I've always liked the idea, lucidly presented by Andy Clark over many years, that our minds are impossible to distinguish from our environment, because they really can't exist in the absence of a cognitive coupling between the two. I am relaying below the entire text of an instructive and interesting book review by Erik Myin of a book of commentaries on an influential 1998 paper by Andy Clark and David Chalmers titled "The extended mind." (very much worth reading, PDF here).
Where is the mind? "In the head" or "in the brain," most people might respond. The philosopher Gilbert Ryle gave a different answer:
The statement "the mind is in its own place," as theorists might construe it, is not true, for the mind is not even a metaphorical "place." On the contrary, the chessboard, the platform, the scholar's desk, the judge's bench, the lorry, the driver's seat, the studio and the football field are among its places. (1)
Recently, this idea of the mind not being confined to the head has been reinvigorated by philosophers and cognitive scientists, who see the mind as "spreading out" or "extending" into the world. "How do you know the way to San José?" philosopher John Haugeland has famously asked (2). Chances are you don't have some inner analog of a printed map. Rather, you know where you should enter the highway, and then you get there by following the road signs. Your knowledge seems to be partially "implemented" in the environment. There is now a blooming field of research into "situation cognition," which explores how cognitive or mental phenomena such as problem solving or remembering can be strongly dependent on interactions between subjects and their environments.
The possible far-reaching implications of a situated view of cognition were brought into sharp focus by Andy Clark and David Chalmers in their 1998 paper "The extended mind" (3). There they defend the idea that the mind "extends" into the environment in cases in which a human organism and the environment become cognitively coupled systems. Their by now iconic illustration of cognitive coupling involves "Otto," a "slightly amnesic" person, who uses a notebook to write down important facts that he is otherwise likely to forget. Unlike a person who remembers the address of the Museum of Modern Art by relying on natural memory, Otto recalls it by accessing his notebook. If one supposes that the notebook is constantly available to Otto and that what is written in it is endorsed by Otto, it becomes plausible—so Clark and Chalmers argue—that Otto's memory extends to include the notebook. After all, they notice, Otto's notes seem to play exactly the same role as memory traces in other people. Wouldn't it be chauvinistic to restrict the mind's extent to what's natural and inner?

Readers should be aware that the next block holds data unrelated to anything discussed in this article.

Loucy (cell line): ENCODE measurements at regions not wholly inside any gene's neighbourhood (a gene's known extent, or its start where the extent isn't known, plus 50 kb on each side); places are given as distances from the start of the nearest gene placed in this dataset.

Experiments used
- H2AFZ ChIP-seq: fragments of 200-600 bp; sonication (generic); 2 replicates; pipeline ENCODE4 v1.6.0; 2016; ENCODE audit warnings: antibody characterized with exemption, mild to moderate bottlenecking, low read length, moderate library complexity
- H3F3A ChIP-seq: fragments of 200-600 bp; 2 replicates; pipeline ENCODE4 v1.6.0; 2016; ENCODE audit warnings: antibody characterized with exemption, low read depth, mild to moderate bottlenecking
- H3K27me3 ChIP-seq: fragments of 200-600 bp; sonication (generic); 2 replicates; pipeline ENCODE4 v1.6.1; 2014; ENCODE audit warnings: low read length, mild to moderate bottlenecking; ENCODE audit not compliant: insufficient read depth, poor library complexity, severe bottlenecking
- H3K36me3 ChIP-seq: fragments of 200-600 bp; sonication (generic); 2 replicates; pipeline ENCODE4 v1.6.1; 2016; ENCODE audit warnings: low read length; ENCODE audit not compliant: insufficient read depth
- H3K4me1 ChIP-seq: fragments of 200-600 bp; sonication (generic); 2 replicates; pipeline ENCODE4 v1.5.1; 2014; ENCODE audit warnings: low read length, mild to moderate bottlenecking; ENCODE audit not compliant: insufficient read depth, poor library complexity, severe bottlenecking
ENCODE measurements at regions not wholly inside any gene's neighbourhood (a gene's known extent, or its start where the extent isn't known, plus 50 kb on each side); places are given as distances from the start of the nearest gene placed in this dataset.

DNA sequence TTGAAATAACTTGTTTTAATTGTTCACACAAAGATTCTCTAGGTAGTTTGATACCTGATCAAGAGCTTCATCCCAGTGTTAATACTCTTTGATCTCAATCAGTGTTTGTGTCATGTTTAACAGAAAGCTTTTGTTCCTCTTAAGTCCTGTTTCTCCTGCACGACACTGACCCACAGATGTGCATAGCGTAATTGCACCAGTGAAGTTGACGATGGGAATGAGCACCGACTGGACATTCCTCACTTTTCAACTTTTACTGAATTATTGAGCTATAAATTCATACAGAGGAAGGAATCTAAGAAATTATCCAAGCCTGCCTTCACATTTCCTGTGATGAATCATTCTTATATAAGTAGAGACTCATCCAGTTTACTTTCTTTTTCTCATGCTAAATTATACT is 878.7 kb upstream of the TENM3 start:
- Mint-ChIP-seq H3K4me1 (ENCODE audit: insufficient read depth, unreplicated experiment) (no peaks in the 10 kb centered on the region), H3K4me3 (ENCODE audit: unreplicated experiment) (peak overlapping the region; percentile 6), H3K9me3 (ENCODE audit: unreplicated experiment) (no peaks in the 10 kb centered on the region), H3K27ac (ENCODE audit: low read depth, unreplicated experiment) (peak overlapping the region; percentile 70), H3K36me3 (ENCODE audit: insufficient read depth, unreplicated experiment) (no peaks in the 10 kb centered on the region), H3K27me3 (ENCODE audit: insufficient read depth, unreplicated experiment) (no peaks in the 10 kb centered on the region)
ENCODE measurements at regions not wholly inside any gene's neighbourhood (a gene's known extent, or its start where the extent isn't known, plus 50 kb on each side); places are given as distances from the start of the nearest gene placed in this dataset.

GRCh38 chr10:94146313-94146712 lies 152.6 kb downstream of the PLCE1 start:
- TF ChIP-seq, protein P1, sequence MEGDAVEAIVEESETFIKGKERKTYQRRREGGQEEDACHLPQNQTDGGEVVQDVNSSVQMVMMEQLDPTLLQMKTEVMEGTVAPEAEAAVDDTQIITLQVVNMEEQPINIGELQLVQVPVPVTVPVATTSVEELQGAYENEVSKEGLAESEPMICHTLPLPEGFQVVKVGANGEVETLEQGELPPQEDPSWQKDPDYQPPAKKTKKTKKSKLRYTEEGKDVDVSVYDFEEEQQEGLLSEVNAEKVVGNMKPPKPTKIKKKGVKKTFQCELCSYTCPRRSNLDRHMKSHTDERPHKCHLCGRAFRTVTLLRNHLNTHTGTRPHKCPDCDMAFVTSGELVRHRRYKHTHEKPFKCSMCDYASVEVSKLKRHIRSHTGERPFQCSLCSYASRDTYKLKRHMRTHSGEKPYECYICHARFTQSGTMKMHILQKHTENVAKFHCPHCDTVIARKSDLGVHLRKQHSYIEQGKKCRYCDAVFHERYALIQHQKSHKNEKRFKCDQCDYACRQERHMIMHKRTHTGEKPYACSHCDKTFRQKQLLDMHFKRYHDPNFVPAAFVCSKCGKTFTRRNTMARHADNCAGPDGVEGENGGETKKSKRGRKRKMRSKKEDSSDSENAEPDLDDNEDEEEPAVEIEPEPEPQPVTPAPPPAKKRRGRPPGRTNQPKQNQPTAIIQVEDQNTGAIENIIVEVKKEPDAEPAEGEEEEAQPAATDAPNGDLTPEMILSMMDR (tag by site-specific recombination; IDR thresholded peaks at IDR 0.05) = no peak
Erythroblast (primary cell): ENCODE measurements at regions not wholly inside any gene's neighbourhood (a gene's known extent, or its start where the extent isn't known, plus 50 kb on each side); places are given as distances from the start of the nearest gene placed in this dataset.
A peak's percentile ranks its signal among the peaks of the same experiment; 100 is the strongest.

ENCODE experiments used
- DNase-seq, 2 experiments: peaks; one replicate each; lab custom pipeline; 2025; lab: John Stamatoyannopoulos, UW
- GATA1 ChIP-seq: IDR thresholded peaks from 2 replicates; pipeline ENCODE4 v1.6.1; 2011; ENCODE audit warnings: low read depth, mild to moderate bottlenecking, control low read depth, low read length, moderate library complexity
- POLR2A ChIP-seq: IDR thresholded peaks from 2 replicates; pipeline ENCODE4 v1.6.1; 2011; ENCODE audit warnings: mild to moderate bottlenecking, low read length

Clark and Chalmers's paper has triggered a vigorous and continuing debate. Nonbelievers concede that numerous tight causal couplings between minds and environments exist, but they deny that it therefore makes sense to speak of an extended mind instead of a mind in a person that closely interacts with an environment. All things considered, they argue, thoughts remain in persons—never in objects like notebooks, however closely dependent a person could become on them.